sanctions against iran than we have a regime that does possess a nuclear weapon. i think we have more work to do in the united states. this bill is a great step, but also the united nations and your expression of disappointment with the united nations i think is well stated. mr. corker: i think it's good that you bring up the fact that when we began putting these sanctions in place, there was a lot of pushback because in essence for these things to work properly or have the biggest -- make the biggest difference in outcomes is you didn't have an international effort that takes place. when we began the iran sanctions process, it was unilateral, and while we stressed on the front end -- i know an amendment pass th-- passed in the committee to really port neforts to make it multilateral, over tomb it did and because of that, the world had joininged us and we were
able to force a behavior change. i would have liked to have a better outcome when they got to the table. i think most people in this body would have. but this bill, to point out, does seek and does push the administration not only to implement these by mandatory statements but also encourages them again to work with others. so, you know, i had those same conversations in china that you had years ago, and the chinese, with such emphasis on stability, with such emphasis on stability -- and, i understand, it's right on their border, which to me should make these provocations even more infuriating and more important relative to the security of their own country. but it just seems that they, too, have exercised the patience that you talked about earlier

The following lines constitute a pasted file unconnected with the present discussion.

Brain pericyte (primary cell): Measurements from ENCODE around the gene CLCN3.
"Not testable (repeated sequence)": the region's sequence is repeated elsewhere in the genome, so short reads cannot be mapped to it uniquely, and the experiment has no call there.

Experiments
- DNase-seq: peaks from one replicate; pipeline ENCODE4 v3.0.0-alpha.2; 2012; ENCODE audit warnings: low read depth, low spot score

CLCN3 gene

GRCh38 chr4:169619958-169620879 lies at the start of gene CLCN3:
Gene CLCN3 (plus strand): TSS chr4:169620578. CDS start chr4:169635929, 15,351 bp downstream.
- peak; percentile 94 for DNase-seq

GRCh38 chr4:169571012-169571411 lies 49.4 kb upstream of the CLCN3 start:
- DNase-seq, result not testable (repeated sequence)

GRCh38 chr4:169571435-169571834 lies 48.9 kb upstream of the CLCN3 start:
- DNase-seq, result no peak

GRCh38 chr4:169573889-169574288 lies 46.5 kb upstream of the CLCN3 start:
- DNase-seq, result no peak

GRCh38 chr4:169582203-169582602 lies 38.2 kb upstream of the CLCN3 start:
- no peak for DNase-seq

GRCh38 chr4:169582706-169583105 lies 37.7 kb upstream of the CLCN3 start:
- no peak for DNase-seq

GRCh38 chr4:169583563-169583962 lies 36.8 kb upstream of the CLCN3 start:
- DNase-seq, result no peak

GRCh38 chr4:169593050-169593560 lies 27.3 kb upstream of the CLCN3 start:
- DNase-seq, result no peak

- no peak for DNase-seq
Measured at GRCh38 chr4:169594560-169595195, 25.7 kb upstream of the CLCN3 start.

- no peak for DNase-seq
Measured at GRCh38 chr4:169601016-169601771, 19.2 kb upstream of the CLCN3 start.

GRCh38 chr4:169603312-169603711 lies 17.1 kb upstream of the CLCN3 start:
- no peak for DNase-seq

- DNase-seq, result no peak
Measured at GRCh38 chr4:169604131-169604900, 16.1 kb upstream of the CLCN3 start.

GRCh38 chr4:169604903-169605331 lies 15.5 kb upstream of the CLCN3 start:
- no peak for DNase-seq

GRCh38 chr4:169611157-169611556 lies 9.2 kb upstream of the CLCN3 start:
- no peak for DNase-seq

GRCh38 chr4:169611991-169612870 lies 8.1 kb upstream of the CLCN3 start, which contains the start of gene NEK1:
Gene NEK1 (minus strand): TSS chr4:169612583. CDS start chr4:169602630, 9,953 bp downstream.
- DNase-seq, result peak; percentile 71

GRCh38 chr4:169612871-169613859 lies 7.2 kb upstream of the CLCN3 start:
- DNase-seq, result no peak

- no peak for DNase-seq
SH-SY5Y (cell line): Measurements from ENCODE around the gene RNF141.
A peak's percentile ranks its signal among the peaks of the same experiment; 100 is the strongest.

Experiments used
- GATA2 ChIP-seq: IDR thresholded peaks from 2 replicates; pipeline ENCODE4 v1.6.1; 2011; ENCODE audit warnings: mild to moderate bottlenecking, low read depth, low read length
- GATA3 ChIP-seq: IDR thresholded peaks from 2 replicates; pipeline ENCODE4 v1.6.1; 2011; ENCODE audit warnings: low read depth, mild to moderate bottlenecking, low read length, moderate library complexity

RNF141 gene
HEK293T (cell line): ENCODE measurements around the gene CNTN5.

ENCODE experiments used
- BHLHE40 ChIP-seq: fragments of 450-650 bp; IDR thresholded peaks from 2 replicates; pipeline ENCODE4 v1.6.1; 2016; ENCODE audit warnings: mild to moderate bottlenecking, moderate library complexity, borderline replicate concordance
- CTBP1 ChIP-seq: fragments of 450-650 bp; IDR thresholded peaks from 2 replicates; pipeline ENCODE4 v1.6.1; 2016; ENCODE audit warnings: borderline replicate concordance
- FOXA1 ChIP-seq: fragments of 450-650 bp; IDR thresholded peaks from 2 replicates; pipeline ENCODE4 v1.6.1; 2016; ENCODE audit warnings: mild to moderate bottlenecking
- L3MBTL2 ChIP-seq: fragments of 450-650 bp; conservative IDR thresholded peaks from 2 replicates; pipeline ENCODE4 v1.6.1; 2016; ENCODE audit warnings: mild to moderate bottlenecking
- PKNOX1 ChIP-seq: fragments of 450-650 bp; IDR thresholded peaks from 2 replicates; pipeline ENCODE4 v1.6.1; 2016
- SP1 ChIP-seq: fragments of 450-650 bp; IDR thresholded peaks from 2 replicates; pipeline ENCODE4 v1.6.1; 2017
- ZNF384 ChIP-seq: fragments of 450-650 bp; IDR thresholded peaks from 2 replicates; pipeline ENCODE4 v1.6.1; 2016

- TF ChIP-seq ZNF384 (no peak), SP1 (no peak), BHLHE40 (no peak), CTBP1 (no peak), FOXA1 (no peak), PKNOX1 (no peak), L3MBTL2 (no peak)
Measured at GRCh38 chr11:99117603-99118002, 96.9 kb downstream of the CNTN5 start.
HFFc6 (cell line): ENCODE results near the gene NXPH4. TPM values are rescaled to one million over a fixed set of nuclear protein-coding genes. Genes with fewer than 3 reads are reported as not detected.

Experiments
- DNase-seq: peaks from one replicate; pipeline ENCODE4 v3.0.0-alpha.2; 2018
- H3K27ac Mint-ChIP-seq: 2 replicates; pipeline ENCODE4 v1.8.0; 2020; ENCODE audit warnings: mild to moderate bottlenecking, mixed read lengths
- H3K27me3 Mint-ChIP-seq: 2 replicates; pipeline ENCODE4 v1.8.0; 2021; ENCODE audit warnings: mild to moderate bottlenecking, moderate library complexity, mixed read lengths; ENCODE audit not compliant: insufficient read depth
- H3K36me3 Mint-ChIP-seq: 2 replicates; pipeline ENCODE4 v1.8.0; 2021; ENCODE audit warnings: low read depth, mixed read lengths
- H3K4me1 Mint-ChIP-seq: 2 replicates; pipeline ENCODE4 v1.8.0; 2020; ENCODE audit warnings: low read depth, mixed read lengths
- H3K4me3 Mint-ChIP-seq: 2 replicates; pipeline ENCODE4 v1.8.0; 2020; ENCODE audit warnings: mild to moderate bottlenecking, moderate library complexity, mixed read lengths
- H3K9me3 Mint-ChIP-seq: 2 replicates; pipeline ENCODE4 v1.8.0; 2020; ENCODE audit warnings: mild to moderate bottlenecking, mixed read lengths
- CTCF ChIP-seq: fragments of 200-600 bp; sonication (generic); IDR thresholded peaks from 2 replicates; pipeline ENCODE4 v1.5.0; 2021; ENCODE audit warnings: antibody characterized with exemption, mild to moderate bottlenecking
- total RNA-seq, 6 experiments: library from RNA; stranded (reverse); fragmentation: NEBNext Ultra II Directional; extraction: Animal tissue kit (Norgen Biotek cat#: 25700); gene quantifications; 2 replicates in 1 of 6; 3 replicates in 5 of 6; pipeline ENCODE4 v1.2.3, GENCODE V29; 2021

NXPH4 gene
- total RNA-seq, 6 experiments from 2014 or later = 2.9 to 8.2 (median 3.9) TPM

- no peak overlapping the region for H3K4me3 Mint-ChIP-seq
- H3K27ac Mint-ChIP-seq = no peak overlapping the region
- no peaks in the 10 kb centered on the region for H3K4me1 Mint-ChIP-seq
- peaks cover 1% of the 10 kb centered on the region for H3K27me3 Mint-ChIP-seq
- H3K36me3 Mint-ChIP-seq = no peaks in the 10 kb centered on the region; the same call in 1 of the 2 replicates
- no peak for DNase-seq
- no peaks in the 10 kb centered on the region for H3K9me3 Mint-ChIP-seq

that our country has exercised. and i really do believe that passage today of this and ultimate signature by the president is -- has the potential to unleash the same chain of events that occurred relative to iran, hopefully with a better outcome. and, again, i want to thank you for your efforts. i ask unanimous consent that at any time -- that any time spent in a quorum call before the vote in relation to h.r. 757 be charged equally against both sides. the presiding officer: without objection. mr. corker: and, looking around the floor, i notice the absence of a quorum. the presiding officer: the clerk will call the roll. quorum call: